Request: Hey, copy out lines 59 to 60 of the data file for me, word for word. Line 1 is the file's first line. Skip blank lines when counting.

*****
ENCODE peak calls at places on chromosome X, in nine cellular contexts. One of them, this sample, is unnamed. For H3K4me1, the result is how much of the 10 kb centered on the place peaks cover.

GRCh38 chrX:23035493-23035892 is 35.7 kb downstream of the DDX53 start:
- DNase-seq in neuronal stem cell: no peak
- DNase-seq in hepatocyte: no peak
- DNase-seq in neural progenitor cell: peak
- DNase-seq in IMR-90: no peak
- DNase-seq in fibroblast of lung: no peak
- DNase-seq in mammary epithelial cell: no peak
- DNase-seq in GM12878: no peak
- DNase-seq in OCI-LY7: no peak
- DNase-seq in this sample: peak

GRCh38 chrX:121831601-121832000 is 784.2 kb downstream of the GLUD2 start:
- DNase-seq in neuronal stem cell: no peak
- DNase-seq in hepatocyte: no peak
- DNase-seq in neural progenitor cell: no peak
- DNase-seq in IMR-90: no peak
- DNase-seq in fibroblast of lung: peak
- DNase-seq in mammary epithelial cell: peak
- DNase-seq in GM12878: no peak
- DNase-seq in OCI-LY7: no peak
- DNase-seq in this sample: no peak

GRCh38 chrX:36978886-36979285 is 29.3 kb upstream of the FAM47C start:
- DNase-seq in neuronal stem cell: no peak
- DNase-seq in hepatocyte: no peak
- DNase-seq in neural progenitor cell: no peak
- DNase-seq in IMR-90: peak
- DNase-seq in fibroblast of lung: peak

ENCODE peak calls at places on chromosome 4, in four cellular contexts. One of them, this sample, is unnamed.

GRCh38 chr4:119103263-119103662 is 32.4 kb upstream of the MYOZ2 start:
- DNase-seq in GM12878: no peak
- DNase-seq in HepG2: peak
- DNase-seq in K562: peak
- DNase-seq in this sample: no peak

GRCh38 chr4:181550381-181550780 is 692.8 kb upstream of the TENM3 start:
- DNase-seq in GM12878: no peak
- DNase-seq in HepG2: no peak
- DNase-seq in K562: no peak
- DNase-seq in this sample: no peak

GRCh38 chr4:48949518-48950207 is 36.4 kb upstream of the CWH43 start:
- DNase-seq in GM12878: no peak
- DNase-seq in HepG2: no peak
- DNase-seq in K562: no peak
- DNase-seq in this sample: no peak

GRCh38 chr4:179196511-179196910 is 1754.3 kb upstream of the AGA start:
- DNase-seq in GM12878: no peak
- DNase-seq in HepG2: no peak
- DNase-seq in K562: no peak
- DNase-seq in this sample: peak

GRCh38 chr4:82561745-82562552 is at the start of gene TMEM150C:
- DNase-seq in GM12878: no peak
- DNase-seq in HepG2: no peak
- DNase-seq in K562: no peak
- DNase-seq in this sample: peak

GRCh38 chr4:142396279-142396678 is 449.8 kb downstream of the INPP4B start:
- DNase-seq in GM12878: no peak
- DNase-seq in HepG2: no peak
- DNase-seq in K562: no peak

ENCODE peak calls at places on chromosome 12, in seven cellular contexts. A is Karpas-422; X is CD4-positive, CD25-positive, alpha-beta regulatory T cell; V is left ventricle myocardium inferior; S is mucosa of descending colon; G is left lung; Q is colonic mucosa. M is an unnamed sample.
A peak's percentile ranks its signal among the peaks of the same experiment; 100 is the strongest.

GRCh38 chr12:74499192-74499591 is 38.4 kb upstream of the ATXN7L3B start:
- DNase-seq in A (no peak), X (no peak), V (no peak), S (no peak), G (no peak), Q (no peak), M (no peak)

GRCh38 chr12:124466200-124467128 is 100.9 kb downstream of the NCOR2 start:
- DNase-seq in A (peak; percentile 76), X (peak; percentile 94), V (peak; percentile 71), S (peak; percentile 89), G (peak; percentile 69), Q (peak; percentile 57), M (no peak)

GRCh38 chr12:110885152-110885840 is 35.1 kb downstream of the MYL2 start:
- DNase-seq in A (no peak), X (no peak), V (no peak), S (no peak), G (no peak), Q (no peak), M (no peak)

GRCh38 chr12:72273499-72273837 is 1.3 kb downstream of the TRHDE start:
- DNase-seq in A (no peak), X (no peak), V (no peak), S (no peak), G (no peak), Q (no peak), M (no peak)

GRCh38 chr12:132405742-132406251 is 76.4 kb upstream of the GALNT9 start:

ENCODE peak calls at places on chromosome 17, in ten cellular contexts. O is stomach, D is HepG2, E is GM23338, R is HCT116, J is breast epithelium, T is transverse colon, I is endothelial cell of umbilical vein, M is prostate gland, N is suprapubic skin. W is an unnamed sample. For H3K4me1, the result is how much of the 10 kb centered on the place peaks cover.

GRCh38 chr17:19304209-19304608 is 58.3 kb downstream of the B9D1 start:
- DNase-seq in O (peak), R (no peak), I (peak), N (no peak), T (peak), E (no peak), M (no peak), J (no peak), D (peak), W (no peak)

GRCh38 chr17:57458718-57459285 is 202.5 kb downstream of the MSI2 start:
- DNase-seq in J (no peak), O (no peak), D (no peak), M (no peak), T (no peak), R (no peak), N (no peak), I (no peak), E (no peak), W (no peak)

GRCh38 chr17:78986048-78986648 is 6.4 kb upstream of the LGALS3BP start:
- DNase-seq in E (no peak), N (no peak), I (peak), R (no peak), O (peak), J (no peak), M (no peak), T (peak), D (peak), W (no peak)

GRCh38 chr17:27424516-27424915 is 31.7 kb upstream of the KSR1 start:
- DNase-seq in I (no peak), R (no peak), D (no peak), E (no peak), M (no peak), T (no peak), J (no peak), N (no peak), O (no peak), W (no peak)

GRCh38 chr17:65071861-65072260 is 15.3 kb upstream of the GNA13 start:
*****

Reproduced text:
A peak's percentile ranks its signal among the peaks of the same experiment; 100 is the strongest.

GRCh38 chr12:74499192-74499591 is 38.4 kb upstream of the ATXN7L3B start: